North Korea Appears to Deescalate
North Korea has removed two medium-range missiles from a coastal launch site, indicating a lowering of tension on the peninsula, a US official said.
Pyongyang was believed to be preparing for a launch last month, having threatened attacks in the region.
The Musudan missiles had been ready to launch at any moment but North Korea had now "moved them", a unnamed US defence official told AFP news agency.
A report from South Korea’s Yonhap news agency, citing an unnamed senior government source, backed that up, saying Pyongyang appeared to have lifted its highest combat alert and moved the missiles, although their current location was not confirmed.
The move is the most tangible sign yet that North Korea has stepped back from its threats to launch missiles, the BBC’s Jane Little in Washington reports.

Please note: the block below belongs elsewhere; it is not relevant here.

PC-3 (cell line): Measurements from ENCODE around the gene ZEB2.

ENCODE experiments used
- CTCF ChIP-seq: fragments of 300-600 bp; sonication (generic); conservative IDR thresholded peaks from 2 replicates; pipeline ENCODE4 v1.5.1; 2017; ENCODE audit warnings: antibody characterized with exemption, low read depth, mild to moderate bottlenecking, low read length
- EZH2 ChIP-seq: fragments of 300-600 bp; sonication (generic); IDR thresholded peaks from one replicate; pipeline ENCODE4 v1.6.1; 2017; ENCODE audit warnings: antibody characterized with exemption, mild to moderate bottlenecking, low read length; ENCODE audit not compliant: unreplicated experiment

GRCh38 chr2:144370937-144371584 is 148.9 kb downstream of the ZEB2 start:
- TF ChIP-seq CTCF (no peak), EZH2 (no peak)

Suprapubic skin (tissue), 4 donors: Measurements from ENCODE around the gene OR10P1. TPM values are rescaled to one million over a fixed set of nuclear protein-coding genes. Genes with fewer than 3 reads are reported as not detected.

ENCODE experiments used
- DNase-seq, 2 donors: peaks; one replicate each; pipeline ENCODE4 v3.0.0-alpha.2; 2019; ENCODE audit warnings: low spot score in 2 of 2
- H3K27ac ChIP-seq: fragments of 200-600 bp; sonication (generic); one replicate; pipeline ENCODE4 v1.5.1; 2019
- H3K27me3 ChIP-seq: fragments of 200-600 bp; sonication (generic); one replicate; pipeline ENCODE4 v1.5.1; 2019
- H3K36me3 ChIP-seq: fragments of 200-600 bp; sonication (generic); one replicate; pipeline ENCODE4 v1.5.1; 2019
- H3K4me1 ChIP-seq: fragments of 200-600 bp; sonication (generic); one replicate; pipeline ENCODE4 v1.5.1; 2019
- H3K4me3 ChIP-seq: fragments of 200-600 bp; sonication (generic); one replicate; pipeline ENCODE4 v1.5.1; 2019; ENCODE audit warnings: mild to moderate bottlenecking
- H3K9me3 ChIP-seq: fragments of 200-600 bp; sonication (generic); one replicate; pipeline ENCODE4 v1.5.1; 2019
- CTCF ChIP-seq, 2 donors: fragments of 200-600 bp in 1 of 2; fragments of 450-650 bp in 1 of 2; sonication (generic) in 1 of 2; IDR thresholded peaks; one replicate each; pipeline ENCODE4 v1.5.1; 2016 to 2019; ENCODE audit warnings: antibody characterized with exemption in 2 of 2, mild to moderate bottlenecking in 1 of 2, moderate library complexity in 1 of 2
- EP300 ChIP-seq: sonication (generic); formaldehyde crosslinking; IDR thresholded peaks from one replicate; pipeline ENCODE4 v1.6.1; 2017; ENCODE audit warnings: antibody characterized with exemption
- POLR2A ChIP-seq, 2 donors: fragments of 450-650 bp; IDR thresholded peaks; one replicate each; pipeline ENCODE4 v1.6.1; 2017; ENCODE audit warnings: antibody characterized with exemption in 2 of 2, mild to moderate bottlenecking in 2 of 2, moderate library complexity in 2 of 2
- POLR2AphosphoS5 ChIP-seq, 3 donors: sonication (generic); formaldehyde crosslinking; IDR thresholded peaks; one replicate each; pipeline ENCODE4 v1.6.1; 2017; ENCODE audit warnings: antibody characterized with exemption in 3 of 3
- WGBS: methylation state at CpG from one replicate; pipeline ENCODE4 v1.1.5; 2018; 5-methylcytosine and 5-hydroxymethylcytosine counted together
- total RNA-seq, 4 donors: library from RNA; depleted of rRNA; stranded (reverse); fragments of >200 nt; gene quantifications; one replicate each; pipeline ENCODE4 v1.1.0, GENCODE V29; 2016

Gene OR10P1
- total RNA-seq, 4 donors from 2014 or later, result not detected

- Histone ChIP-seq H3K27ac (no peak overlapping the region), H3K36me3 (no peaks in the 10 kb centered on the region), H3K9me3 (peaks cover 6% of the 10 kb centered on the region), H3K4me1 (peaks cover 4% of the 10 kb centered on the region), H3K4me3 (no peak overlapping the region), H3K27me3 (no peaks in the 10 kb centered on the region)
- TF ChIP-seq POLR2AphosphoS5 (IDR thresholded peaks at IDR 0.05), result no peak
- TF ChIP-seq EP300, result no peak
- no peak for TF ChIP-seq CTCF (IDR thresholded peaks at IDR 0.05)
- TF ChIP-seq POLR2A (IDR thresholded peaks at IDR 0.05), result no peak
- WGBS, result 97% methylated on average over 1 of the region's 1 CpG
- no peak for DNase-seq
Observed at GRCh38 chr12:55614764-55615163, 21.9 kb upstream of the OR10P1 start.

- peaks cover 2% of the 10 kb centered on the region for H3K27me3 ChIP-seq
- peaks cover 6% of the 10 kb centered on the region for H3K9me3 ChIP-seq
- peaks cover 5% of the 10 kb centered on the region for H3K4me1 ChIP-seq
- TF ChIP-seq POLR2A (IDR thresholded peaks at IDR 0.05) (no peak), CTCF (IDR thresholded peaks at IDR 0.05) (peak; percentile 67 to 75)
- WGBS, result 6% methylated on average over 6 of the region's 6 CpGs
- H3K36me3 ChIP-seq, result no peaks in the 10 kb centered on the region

So, shockingly, it would appear that the behavior we witnesses from the North was not the beginning of a new war on the peninsula, but rather more sabre-rattling by the North, probably more for domestic consumption than anything else.
Of course, military leaders sounds cautious notes, as we would expect:
But a senior US official from the National Security Council warned that, given the North’s unpredictable behaviour, it was "premature to celebrate it as good news".
Pentagon spokesman George Little, who declined to comment directly on the missiles’ reported removal, told reporters "what we have seen recently is a provocation pause".
Although, really, isn’t there an ongoing cycle of provocation and the pausing thereof?